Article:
March 6, 2011 4:14 pm
This image is a companion to no. 61, Wairakei geothermal from the highway; it was taken ten minutes later from the other side of the bridge. I took some photos from the same place nearly 30 years ago, and on retreiving the slides I see the main change is the presence of the gantry in the foreground, interrupting the converging perspective of the pipes.
The yellow and metallic blue add to the new palette presented in this 30 second image, taken at f8 on the 85mm Nikon telephoto lens. The ISO was my usual for twilight and moonlight photography: 2000. Picture control was set to Vivid – high contrast, in other words. (Vivid is, by the way, a good default for almost everything you ever want to photograph, with one major exception: people. For portraits Vivid will have you lynched by your subjects as soon as they see the results. You have been warned.)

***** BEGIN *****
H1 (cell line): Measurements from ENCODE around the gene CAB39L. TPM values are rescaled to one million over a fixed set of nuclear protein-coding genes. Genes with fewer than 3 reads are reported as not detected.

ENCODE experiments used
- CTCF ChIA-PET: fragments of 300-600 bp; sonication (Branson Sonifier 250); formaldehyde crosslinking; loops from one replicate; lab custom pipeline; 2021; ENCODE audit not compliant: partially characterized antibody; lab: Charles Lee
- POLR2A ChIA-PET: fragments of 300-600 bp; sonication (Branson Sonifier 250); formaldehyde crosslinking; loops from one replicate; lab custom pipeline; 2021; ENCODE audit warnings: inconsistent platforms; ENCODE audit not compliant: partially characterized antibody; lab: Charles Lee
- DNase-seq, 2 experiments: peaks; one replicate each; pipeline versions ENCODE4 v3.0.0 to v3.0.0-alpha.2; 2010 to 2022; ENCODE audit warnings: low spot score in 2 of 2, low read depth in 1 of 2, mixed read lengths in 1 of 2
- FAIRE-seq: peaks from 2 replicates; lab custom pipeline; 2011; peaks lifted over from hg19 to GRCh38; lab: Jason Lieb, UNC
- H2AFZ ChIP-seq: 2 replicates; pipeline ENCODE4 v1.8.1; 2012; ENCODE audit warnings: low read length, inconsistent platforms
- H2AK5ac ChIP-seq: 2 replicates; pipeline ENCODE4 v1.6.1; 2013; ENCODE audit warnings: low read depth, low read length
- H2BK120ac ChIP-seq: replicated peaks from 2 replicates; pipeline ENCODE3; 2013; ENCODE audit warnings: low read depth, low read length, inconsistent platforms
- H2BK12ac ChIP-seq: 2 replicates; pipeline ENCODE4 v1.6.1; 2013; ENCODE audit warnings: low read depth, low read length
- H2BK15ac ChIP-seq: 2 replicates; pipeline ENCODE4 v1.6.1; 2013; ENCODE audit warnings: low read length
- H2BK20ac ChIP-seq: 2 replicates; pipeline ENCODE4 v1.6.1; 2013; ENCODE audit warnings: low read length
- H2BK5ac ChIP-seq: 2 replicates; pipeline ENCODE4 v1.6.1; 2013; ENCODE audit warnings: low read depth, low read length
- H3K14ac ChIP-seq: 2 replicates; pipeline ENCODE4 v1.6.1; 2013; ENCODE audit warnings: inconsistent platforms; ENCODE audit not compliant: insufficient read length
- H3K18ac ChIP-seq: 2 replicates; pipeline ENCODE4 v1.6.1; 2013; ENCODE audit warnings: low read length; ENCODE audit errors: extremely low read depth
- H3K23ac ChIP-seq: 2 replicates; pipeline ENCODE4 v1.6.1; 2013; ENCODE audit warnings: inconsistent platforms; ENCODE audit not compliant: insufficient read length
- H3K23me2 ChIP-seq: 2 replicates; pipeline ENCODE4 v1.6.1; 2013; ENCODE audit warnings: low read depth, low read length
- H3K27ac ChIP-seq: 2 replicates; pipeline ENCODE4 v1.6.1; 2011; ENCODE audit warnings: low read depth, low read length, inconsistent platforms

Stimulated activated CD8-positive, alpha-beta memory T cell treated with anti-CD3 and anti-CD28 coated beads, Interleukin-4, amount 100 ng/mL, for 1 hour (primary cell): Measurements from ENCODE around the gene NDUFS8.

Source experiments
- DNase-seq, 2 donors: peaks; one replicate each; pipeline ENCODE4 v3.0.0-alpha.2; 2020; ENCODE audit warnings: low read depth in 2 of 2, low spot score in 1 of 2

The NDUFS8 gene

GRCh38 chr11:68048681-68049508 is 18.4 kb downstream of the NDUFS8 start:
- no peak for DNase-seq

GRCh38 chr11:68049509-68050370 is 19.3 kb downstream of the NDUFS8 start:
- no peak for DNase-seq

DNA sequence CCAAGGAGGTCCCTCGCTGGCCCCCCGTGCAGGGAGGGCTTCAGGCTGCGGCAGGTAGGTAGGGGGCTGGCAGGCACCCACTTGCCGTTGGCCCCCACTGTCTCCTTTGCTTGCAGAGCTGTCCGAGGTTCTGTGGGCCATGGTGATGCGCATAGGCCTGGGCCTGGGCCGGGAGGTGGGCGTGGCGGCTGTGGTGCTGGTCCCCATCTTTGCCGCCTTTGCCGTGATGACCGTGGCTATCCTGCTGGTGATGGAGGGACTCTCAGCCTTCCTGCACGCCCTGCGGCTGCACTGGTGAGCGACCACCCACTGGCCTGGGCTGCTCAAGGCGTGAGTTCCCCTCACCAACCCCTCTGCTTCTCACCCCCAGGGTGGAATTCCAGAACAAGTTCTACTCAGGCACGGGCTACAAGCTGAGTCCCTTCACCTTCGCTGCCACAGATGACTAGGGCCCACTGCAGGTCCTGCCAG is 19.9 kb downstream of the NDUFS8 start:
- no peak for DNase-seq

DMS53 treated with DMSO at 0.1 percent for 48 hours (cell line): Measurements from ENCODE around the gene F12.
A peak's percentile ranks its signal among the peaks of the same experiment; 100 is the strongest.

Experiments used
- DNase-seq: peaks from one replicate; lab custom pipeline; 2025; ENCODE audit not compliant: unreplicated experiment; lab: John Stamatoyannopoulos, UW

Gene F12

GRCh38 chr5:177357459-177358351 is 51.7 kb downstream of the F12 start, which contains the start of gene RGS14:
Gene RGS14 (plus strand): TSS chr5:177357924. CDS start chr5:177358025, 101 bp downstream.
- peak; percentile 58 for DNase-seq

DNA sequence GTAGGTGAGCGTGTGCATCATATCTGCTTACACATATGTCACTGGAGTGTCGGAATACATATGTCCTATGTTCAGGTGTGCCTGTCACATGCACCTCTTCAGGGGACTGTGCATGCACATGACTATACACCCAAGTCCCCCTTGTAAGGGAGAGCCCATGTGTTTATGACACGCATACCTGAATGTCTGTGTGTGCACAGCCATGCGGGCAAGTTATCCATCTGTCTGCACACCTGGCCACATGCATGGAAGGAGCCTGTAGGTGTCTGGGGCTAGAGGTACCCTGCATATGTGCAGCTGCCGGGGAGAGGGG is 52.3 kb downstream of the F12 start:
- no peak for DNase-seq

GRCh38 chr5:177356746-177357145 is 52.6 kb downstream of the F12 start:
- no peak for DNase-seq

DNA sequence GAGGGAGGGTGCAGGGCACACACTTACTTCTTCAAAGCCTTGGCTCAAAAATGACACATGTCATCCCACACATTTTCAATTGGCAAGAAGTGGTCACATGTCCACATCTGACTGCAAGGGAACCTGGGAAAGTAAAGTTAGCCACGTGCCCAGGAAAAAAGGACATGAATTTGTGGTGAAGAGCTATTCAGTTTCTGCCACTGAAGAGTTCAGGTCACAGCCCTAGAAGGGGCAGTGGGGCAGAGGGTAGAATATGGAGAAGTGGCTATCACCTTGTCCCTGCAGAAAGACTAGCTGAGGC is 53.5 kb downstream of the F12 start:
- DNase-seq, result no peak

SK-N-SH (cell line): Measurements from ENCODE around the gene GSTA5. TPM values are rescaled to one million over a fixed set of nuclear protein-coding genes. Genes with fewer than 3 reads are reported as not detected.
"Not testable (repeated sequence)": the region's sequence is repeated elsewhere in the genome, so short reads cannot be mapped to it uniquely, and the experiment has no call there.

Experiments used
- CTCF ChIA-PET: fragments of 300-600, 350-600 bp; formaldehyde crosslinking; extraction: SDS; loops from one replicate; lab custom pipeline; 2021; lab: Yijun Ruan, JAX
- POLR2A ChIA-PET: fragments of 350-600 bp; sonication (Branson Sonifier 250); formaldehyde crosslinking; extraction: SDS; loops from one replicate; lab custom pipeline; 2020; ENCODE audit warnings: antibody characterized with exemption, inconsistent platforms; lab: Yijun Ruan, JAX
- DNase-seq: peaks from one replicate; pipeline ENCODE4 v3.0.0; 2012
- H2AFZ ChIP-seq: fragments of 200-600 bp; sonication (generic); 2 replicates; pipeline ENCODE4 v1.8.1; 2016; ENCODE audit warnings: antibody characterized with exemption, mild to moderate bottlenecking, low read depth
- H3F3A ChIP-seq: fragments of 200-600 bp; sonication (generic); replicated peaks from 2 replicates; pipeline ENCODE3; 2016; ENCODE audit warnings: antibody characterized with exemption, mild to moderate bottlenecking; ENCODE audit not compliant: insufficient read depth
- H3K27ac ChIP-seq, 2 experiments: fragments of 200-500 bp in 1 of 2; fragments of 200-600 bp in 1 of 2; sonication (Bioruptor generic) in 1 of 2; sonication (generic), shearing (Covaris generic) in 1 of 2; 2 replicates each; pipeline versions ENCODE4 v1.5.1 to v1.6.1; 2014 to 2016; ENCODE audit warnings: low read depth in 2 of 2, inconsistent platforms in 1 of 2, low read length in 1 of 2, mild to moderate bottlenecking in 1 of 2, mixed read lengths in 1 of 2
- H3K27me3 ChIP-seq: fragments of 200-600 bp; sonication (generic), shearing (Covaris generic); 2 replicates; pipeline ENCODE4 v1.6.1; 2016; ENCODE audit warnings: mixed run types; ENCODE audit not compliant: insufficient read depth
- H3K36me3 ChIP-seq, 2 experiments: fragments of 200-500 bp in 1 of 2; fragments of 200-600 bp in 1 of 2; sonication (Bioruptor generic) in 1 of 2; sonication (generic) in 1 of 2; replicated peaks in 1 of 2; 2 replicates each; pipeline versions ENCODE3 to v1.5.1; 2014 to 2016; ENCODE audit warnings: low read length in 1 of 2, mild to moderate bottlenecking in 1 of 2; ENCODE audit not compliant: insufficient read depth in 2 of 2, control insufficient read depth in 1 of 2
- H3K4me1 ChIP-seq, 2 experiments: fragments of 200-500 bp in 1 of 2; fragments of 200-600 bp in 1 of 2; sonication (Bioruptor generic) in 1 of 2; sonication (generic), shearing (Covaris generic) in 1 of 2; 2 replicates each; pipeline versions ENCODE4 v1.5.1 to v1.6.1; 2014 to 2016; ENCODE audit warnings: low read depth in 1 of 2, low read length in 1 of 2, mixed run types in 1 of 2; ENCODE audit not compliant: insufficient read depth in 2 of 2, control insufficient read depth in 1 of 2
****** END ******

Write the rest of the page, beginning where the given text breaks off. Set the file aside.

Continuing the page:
The exposure blurs the clouds of steam nicely; their direction of movement indicates northerly weather if you are a local. There was plenty of steam drift from this spot, but it shows in this frame only as an odd softness over the foreground, where highlights have been added by hand with a small but powerful LED torch.
The cloud cover is lit not only by the last of the day but also a rising full moon, one which unfortunately I never caught a glimpse of the entire evening. The grass showing in the twilight surprises me; there’s also enough light to balance with the more distant pipes in their nightly artificial illumination, just underway. Any later in the twilight this artificial light would overwhelm the residual skylight.
New Zealand’s geothermal programme began with Wairakei in 1958, when it was only the second large-scale power plant in the world. After a long hiatus several large geothermal schemes are now in hand for the area. There’s definitely no shortage of heat energy under the volcanic plateau.
Posted by Barney Brewster
Categories: Twilight photography